by Mike Kaplan
Sleep paralysis is very real, and is often very scary. Sleep paralysis is when while either falling asleep or during sleep, a person wakes up to the point that they are aware, but cannot move their bodies or speak. It is very common for someone who experiences sleep paralysis to recall hearing, feeling, seeing, or encountering, something that isn’t there. Many of the victims of sleep paralysis have no idea what it is or that they experience it. They often explain their symptoms as something supernatural or extraordinary, whether it be aliens, spirits, or ghosts. It is estimated that nearly 8% of people experience sleep paralysis, though many only experience it once. It becomes more prevalent when the victim suffers from other psychiatric disorders such as anxiety and depression, or when they have another sleep-related disorder such a narcolepsy. About 5% of people have regular episodes.
The most obvious symptom of Sleep Paralysis is inability to move while awake. People often imagine hearing sounds that range from voices, to static, to humming, to ancient languages, to roars and whispers. People often experience sensations of being moved, sat on, held down, or floating, and the paralysis usually results in a feeling of fear and panic. People have reported seeing shadows moving around them, voices telling them to do things, and some even believe they were abducted by and had their memory wiped by whatever was haunting them.
Sleep Paralysis is believed to occur when at the end of our REM sleep cycle, we become conscious before the cycle ends. We are awake mentally, but we still have no control of our bodily movements. Our body is essentially still asleep. As we know from class, people will often create mental bridges to help them explain the things they experience in their lives. When someone wakes up, can’t move their body, and see nothing physical holding them down, our brain tries to find an explanation. Often, the most realistic belief we can come up with is that there is something supernatural involved, that is preventing us from doing anything. The person suffering from the paralysis may use cues from their environment to explain the paralysis, and may go their entire lives without realizing they had experienced sleep paralysis. As someone who personally suffers from sleep paralysis, I can tell you that the panic and fear of not being able to move is extremely terrifying. It honestly feels like you may about to die, you don’t know what is happening, and our mind is quick to offer explanations. I once had an episode while on vacation in Mexico, and I explained to myself that a Mexican spirit was angry at me for being on his lands and supporting the resort there. I truly feared he was going to kill me. Now as the years pass and I became aware of what I suffered from, my mind has strayed away from such explanations. But I remember clear as day how logical they seemed at the time, and a spirit is not a far-stretch from an alien or a ghost. I try not to judge anyone who has such an “extraordinary experience”, our minds are very good at playing tricks on us, and as I said before people often do not realize they are suffering from sleep paralysis.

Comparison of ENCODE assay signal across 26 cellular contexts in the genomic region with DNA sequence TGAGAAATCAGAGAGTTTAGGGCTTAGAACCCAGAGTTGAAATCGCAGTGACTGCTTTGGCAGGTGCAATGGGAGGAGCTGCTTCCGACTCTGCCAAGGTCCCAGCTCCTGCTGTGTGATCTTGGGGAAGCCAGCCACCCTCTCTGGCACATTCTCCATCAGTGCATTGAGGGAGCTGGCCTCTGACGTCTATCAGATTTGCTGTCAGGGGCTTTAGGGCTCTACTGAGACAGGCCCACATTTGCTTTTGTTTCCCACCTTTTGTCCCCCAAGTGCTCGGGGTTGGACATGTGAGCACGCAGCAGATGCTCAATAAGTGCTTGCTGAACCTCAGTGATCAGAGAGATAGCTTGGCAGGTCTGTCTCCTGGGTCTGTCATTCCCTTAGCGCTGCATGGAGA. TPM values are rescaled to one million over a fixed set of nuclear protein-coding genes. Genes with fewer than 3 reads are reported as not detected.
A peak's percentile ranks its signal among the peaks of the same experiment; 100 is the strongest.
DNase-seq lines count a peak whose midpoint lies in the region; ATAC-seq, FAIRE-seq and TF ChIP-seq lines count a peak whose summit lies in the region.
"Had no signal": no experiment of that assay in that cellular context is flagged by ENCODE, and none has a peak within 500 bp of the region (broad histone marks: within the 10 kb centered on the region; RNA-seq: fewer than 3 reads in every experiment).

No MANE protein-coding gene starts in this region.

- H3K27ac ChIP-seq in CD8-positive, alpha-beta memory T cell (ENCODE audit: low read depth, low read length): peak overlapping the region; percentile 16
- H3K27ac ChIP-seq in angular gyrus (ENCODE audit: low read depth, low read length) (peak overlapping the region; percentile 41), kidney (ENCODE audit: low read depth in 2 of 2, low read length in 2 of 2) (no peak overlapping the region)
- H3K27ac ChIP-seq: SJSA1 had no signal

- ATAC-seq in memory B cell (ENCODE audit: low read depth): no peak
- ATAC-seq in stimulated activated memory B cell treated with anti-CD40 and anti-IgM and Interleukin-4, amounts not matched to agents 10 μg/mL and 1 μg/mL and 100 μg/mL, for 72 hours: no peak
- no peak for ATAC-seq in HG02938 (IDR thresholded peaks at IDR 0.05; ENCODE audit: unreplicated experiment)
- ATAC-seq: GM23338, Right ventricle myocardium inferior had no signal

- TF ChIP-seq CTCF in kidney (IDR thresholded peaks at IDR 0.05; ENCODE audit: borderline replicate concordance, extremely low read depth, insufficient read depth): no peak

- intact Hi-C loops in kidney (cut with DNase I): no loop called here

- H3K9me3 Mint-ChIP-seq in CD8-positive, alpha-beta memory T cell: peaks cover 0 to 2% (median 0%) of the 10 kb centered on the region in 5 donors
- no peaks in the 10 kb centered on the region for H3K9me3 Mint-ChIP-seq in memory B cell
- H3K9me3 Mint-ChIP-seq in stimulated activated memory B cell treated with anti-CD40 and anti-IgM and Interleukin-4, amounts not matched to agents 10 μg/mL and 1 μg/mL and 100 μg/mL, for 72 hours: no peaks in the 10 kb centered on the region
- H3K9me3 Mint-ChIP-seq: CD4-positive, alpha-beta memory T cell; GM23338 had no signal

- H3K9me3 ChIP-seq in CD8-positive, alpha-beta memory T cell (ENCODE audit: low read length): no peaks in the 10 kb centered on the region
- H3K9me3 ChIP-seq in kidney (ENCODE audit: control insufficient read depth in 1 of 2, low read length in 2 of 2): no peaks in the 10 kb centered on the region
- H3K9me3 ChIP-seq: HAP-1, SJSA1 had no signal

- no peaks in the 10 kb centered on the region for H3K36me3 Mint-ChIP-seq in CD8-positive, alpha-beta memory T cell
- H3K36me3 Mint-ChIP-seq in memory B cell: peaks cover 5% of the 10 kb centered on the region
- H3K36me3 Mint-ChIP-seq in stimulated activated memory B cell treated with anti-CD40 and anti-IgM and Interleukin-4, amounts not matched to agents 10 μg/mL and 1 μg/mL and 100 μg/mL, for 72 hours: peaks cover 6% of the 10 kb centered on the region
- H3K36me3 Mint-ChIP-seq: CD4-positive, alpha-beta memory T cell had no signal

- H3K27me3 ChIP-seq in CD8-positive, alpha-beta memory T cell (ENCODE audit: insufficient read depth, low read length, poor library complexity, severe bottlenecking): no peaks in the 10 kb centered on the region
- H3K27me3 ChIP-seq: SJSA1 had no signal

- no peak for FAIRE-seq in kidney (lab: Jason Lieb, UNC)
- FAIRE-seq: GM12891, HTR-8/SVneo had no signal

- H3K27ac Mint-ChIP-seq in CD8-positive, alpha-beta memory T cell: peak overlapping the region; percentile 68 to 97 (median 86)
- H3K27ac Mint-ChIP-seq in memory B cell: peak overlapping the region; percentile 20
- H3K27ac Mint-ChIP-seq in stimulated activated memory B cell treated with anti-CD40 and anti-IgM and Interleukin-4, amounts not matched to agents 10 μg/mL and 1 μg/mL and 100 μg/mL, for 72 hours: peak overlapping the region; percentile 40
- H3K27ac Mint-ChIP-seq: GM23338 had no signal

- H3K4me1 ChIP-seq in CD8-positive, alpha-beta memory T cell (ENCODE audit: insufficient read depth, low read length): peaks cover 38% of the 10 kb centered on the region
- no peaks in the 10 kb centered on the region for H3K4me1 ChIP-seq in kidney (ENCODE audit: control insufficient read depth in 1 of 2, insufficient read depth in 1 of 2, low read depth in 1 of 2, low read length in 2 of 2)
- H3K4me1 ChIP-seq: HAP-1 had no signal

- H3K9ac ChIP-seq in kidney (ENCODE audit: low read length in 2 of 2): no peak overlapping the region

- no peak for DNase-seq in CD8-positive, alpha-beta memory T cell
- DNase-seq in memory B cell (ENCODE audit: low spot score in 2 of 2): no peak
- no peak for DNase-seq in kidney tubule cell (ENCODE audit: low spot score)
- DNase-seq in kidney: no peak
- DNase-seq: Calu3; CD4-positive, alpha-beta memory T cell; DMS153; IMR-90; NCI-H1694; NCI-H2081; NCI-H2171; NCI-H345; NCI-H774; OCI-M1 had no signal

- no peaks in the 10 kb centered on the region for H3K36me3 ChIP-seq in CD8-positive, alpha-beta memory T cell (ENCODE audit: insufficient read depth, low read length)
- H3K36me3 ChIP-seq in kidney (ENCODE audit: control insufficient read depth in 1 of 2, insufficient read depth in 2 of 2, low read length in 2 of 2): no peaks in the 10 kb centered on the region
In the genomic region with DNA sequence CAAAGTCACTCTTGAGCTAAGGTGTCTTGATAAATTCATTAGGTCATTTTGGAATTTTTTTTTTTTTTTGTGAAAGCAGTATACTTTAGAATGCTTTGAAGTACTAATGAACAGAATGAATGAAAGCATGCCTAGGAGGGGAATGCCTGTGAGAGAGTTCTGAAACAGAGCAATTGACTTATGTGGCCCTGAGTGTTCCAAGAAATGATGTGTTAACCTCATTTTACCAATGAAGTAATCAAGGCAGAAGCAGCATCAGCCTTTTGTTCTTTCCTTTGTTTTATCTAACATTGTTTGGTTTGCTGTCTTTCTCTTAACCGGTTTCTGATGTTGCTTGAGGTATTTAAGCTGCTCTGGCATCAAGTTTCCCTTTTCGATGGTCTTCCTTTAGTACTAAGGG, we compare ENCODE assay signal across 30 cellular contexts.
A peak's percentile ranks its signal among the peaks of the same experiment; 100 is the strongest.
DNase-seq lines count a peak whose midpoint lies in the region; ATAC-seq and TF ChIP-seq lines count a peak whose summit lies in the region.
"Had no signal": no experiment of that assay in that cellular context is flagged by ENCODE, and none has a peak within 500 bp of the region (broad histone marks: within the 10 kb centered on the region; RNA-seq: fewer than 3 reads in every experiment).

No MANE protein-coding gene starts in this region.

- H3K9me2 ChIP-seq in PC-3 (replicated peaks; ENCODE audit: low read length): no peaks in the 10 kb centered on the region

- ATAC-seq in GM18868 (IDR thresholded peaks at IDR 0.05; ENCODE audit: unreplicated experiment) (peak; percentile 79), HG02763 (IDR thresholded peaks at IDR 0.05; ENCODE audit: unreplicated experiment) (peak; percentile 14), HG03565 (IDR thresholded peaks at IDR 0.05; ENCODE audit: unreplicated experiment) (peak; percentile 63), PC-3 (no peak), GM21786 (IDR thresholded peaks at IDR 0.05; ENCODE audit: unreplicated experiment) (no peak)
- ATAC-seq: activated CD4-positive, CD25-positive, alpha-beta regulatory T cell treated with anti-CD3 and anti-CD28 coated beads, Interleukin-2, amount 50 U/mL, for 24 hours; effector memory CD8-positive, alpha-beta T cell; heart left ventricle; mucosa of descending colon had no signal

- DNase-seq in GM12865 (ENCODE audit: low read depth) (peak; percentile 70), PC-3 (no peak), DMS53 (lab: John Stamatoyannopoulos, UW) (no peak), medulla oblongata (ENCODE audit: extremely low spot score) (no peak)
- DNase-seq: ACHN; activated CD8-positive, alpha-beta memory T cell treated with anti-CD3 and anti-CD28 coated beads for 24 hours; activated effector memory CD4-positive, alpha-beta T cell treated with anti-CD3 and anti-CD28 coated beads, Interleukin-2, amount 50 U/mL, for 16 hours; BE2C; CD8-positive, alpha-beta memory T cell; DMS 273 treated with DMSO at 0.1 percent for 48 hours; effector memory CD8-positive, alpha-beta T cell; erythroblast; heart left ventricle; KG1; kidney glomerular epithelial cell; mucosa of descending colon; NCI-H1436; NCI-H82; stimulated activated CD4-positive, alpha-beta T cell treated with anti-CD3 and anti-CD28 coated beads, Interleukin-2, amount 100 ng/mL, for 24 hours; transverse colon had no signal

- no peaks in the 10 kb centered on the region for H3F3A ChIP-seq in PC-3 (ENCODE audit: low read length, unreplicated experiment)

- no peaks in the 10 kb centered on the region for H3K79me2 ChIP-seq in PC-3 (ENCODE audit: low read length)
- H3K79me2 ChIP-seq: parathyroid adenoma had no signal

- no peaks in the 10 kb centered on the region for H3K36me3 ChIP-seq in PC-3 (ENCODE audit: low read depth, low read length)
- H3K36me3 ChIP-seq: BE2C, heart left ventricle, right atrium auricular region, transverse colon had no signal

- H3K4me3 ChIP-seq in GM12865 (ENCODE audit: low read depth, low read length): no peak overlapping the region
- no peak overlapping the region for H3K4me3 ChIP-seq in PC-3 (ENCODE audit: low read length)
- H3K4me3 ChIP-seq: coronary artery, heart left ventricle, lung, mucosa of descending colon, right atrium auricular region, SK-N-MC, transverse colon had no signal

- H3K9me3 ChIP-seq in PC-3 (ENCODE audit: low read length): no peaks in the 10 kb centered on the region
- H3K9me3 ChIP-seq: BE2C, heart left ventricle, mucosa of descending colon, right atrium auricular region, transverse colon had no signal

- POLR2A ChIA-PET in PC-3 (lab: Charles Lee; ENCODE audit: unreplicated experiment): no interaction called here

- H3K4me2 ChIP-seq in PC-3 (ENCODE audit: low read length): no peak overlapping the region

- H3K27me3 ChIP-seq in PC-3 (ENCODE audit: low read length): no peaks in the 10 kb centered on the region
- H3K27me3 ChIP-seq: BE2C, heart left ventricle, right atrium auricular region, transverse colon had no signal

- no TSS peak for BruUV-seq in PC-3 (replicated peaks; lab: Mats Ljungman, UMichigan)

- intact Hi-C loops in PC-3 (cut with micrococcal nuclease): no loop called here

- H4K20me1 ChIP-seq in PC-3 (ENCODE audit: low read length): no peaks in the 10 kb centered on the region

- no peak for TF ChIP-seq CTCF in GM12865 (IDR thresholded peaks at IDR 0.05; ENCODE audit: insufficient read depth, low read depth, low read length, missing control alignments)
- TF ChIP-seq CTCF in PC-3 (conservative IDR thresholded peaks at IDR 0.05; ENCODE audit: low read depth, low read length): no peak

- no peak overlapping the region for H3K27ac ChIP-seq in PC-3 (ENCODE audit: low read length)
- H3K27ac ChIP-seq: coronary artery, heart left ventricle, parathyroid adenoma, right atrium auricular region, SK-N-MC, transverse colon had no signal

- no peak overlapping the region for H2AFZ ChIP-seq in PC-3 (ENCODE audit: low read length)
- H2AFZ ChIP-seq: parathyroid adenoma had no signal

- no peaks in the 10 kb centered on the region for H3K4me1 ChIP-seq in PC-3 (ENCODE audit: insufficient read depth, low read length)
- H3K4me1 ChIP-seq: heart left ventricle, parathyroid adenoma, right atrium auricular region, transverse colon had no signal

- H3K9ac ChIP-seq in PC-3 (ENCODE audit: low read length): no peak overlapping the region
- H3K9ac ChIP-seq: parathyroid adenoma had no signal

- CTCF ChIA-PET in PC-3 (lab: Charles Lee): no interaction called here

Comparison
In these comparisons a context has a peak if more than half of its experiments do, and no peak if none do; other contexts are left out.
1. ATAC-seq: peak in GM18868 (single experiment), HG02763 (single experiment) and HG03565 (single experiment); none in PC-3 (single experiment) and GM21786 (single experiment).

It is my belief that sleep paralysis is a strong explanation for many people who believe they have been abducted or encountered the supernatural. A strong initial belief that a ghost wants you dead will inevitably lead to research on ghosts, and leads down the rabbit-hole to real belief in spirits. If you believe you were abducted by aliens, get on google and find hundreds of other experiences similar to yours, it may drive you to believe in them more, or at least establish a narrative that allows a person to believe that is what must have happened to themselves.
Further social contexts and narratives of spirit encounters or alien abductions also drive belief in an explanation other than sleep paralysis for sleep paralysis. While sleep paralysis is rather unknown, and honestly is rather lacking in its study, we see ghost movies and alien stories all the time. Our culture is obsessed with the supernatural, and sleep paralysis is more likely to be identified as an experience of that supernatural rather than what it actually is. I believe someone who suffers from sleep paralysis; especially when they only experience a few occurrences, are much more likely to hear about ghosts or aliens than they are likely to read a story about Sleep Paralysis.
In summary, although these posts are usually about something that is unreal, supernatural, or otherwise impossible, Sleep Paralysis is very real and it is terrifying or even traumatizing to experience. It is listed in the DSM 5 under parasomnias, and is not a joking matter. It is not uncommon for people who suffer from sleep paralysis to explain their experience in some supernatural forum. We must try to understand that these people have experienced a trauma, and their minds are desperate to explain it. It is way more likely that a person who experienced sleep paralysis only a couple times may come to believe in the supernatural, rather than to find out what sleep paralysis is. This does not make them any less intelligent than us, they simply do not have the same information that we do.
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